Miami, Florida Housing Market Outlook 2019: Prices Keep Climbing

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A new round of forecasts for the Miami, Florida real estate market suggest that home prices in the area will continue rising at a modest pace through 2019 and 2020.

That’s for the mainland city. The Miami Beach housing market, on the other hand, has cooled considerably as buyers pull back.

Note: This article has been divided into two parts to account for the significant differences between the mainland Miami real estate market and the Miami Beach housing scene.

Home Prices Expected to Keep Climbing

Home prices in the city of Miami have risen steadily over the past year or so. According to Zillow, the median home value in this real estate market was around $337,000, as of January 2019. That was an increase of around 5% from a year earlier.

The broader Miami-Fort Lauderdale-West Palm Beach metropolitan area experienced a gain of around 8% during that same 12-month period.

Looking forward, the company’s research team predicted that the median home value in Miami would rise by around 4.4% over the next year (through January 2020).

The chart below, courtesy of Zillow, shows how the median home price in Miami has changed over the past ten years or so. You can see where prices dipped following the Great Recession, and how they began a steady upward climb in 2012 — a rise that is still occurring. The green shaded area shows Zillow’s forecast for the Miami housing market through 2019 and into 2020.

Chart: Miami home price trends. Source: Zillow.

On the inventory side, there’s good news for buyers who are planning to purchase a home in Miami in 2019. There’s actually plenty of inventory across the metro area right now, when compared to a lot of other major U.S. cities.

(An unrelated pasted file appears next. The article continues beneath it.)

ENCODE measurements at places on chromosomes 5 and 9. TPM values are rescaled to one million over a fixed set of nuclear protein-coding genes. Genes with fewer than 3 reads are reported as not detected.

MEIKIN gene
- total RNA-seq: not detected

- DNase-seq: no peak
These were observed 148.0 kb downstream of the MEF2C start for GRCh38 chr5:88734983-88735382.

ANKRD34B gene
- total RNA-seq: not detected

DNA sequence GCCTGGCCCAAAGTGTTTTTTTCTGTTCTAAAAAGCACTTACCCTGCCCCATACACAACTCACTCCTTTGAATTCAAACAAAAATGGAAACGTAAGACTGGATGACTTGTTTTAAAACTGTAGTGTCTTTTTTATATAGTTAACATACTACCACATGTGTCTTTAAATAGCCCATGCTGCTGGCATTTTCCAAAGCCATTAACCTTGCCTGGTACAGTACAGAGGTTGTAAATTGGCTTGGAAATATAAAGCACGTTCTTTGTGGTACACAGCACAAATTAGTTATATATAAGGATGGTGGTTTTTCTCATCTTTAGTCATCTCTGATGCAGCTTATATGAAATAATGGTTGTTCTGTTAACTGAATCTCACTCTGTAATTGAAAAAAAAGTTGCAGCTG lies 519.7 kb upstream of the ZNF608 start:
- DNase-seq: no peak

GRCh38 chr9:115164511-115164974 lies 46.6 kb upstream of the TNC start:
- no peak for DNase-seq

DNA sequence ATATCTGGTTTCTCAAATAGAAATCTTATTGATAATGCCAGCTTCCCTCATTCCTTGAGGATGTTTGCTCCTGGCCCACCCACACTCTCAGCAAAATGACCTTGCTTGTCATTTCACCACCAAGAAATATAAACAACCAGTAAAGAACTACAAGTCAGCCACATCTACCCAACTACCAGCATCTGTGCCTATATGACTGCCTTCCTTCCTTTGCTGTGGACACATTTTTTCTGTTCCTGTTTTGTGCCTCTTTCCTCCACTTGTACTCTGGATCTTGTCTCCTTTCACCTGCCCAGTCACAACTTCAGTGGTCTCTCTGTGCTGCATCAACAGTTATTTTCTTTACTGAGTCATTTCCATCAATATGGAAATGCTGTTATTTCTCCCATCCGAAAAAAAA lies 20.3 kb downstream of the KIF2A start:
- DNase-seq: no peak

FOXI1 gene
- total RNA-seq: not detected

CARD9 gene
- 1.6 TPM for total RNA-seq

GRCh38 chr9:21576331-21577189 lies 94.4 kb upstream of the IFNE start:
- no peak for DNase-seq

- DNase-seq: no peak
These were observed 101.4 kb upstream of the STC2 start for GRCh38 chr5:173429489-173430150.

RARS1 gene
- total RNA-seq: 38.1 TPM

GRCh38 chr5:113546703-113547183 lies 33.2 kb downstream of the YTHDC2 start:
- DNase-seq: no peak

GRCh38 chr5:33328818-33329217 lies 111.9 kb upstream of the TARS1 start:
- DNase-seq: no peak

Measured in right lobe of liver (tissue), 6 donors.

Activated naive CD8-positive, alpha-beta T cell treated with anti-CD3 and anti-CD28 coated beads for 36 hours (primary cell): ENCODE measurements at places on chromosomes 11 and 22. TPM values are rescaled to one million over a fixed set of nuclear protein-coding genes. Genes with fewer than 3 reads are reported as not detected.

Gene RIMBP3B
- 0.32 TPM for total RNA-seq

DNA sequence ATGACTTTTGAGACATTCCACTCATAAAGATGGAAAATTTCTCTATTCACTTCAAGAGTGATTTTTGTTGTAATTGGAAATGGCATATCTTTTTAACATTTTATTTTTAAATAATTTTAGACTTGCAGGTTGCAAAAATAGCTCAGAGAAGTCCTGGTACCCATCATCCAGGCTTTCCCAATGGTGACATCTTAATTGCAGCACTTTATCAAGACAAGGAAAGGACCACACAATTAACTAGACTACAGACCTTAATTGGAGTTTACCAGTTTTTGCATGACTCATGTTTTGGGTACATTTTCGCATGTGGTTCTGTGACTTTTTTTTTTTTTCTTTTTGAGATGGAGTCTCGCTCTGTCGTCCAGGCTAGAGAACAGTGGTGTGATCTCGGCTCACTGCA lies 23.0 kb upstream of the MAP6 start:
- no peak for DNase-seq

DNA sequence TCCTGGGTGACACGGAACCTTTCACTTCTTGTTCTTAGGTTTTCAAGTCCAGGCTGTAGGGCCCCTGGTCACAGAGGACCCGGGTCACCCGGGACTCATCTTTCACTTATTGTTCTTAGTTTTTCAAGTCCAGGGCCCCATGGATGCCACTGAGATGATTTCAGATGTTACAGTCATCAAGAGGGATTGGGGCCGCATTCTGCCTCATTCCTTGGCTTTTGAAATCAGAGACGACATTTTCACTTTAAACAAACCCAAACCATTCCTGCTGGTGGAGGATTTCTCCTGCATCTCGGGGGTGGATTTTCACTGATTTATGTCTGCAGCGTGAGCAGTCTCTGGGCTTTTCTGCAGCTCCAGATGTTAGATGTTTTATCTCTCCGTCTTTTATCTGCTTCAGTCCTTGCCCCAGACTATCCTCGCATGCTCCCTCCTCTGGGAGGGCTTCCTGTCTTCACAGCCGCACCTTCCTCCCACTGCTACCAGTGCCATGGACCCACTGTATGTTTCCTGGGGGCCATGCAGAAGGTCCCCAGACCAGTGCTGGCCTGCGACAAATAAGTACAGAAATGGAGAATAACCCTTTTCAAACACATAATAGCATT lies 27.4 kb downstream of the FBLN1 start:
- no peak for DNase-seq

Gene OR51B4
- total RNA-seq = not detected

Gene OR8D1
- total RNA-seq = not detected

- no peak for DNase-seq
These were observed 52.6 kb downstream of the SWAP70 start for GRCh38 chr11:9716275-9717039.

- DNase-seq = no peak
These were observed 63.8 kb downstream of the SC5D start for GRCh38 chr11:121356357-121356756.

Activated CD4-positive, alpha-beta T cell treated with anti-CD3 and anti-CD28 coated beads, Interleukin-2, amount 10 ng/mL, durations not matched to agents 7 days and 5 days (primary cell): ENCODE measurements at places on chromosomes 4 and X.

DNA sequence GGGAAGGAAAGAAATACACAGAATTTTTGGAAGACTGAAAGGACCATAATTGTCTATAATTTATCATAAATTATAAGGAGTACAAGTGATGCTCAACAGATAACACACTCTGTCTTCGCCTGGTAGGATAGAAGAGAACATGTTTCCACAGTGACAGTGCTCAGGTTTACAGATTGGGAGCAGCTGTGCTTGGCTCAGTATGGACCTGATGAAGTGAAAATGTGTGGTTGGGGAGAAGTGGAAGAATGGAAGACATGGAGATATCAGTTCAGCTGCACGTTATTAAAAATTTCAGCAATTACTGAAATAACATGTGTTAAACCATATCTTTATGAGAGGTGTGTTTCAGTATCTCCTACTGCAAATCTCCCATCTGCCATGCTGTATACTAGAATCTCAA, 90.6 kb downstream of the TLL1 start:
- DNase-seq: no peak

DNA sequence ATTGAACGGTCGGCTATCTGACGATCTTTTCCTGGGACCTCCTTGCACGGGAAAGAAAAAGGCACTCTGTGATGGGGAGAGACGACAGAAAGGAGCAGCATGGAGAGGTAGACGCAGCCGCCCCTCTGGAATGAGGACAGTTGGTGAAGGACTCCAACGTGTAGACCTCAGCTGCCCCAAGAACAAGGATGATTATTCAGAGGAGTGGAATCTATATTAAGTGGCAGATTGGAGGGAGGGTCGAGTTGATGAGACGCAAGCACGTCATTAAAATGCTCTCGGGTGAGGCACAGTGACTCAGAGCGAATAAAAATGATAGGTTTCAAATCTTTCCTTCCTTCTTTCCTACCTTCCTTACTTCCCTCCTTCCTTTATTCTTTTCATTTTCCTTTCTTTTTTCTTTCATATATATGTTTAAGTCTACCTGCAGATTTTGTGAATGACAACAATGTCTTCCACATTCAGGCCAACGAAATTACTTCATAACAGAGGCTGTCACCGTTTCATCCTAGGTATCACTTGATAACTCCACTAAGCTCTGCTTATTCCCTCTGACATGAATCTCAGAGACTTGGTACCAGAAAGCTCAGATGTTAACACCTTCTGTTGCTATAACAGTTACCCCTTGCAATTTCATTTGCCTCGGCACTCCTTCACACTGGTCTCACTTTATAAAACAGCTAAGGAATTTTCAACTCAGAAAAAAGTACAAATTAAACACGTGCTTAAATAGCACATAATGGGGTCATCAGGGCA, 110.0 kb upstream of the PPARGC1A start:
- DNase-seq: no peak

As of December 2018, Miami had about a 7-month supply of homes for sale. (That’s a theoretical measurement used to track real estate inventory levels over time.) A lot of other metro areas across the country have somewhere around a 3- to 4-month supply of homes for sale right now, and that’s below what is considered to be a “balanced” real estate market.

So from a home-buying standpoint, Miami is actually better off than many other housing markets across the country. This reduces competition among buyers, while improving the chance that they can find a suitable property.

On the demand side, population growth in Miami is bringing more buyers (and renters) into the local real estate market. According to the U.S. Census Bureau, the city’s population grew by 16% from 2010 to 2017. This and other factors have led to mostly positive forecasts for the Miami real estate market in 2019.

Miami Beach Is a Very Different Story

Across the bridge in Miami Beach, it’s a very different scene. Due to a glut of housing inventory and a pullback of buyer demand, the Miami Beach real estate market could see a lower level of home-price appreciation in 2019.

There has reportedly been a significant drop in buyer demand in this condo-heavy real estate market. A lot of the condo buyers in Miami Beach are from Latin American countries, where economic and political troubles are roiling.

According to a January 2019 article in Financial Times:

“The problem is that hard times at home have seen overseas buyers lose their appetite for Miami homes. Brazil’s economy has run out of steam — with its currency losing 40 per cent of its value against the dollar in the past five years — and that of Venezuela has virtually collapsed, savaged by hyperinflation.”

That’s partly why there are so many properties on the market in Miami Beach — and why a lot of them are just sitting there.

In December of 2019, condos and other properties listed for sale in Miami Beach spent a median of more than 100 days on the market before going under contract. That was well above the national median of 50 days for that same month, and it indicates a sluggish real estate market.

Disclaimer: This article contains forecasts and projections for the Miami, Florida housing market through 2019 and into 2020. Those predictions were provided by third parties not associated with the Home Buying Institute. We have gathered them here as an educational service to our readers.